'Sullying' the Work of Commercial Pilots Everywhere

So the cockpit tapes of the US Airways flight have come out, and the media renews its swoon over the calm, cool behavior of Captain Chesley B. Sullenberger as he landed his airplane in the Hudson River.

Let me start by saying that my intent is in no way to criticize the pilot. He obviously did nothing worthy of criticism, and he should indeed be praised -- just not to this degree -- and I suspect that he is more than a little bemused and even embarrassed over the attention, which would be in keeping with the character that he has demonstrated so far.

My criticism is of the media in its ongoing coverage of a man who -- when it comes down to it -- just did his job. And in their drooling adulation of him, they actually slander the thousands of pilots who, like Sully, do their jobs every day.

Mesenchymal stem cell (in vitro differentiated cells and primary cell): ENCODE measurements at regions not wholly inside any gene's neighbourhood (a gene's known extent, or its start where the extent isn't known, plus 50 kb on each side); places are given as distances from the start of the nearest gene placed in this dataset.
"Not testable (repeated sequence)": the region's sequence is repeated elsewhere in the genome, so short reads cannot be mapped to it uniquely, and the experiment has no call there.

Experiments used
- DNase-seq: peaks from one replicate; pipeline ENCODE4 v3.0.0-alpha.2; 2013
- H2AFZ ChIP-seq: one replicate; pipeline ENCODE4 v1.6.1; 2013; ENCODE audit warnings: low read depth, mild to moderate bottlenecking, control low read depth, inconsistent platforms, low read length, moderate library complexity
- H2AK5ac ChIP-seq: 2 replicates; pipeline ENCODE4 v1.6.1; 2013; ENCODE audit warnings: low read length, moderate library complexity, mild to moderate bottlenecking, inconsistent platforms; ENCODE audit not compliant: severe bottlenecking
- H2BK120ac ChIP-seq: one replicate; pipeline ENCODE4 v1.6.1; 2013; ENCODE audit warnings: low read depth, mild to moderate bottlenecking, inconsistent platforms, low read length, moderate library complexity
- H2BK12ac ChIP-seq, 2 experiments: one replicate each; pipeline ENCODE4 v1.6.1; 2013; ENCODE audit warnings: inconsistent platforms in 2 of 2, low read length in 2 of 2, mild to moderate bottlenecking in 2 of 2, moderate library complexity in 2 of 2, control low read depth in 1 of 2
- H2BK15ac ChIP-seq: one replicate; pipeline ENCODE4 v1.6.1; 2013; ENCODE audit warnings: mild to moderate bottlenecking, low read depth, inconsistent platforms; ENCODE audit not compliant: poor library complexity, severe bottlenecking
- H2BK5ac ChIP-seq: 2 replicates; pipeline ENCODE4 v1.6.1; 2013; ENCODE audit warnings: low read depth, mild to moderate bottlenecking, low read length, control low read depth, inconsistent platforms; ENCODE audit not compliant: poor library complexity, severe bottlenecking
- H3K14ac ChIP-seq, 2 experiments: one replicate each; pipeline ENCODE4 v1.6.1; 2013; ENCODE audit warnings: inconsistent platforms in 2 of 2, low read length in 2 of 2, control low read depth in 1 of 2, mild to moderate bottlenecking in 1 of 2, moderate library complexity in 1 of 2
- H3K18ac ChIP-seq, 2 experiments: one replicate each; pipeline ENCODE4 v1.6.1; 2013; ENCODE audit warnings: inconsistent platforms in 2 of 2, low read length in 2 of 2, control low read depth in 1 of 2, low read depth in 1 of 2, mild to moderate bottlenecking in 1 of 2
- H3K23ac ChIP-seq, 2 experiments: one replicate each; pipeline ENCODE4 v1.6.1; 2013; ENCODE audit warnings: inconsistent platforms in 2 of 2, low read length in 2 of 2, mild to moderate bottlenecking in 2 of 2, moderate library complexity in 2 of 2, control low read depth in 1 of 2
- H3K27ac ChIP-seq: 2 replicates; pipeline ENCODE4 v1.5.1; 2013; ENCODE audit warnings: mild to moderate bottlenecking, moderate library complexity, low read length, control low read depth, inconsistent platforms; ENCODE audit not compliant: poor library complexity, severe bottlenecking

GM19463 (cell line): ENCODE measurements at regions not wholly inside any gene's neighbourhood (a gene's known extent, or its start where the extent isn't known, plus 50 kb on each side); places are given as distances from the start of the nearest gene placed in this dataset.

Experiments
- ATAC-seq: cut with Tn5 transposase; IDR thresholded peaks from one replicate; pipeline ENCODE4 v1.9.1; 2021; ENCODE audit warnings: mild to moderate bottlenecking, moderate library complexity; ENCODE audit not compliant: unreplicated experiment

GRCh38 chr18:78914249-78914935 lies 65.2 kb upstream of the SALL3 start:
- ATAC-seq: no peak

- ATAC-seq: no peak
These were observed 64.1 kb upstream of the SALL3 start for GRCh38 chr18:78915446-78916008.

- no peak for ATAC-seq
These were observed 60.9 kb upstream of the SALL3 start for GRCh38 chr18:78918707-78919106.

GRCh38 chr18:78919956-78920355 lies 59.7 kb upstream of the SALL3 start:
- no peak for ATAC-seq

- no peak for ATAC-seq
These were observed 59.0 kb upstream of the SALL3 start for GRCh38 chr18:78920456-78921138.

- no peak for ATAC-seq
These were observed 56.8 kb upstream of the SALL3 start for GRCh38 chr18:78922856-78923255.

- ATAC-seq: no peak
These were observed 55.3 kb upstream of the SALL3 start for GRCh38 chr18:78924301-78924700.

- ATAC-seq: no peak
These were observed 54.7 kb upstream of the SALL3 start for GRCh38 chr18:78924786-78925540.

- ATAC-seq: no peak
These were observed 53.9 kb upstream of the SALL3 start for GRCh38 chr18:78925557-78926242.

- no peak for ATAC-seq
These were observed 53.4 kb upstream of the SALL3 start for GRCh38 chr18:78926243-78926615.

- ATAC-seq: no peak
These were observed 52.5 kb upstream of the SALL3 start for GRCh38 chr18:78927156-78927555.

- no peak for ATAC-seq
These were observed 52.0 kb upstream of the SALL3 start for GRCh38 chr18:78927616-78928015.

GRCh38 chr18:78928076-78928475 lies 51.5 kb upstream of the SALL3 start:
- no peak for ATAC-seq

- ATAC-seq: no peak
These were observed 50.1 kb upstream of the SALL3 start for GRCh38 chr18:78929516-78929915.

So what is a hero? To me, it's someone who takes personal risks  and perhaps even willingly sacrifices himself for others. While I think that Sullenberger did his job in an exemplary manner, there is a distinct difference between what he did before the plane came to rest in the river, and after. When he realized that his airplane was in trouble he had two choices: land the airplane safely or die. While Sullenberger had a responsibility as a pilot to save his passengers and people on the ground, he also knew that if he didn't land the plane safely, he -- being in the front of the aircraft -- would be the first to die. This is as it should be, because people wouldn't get on a plane if they thought that the pilot had less of a stake than them in flight safety. So clearly, it was in his own self-interest to land that airplane as gently as possible. However, once he did land he could have chosen to have been one of the first to evacuate, but instead, he stayed aboard and made sure that all of his passengers were safe. That is where the heroism comes in.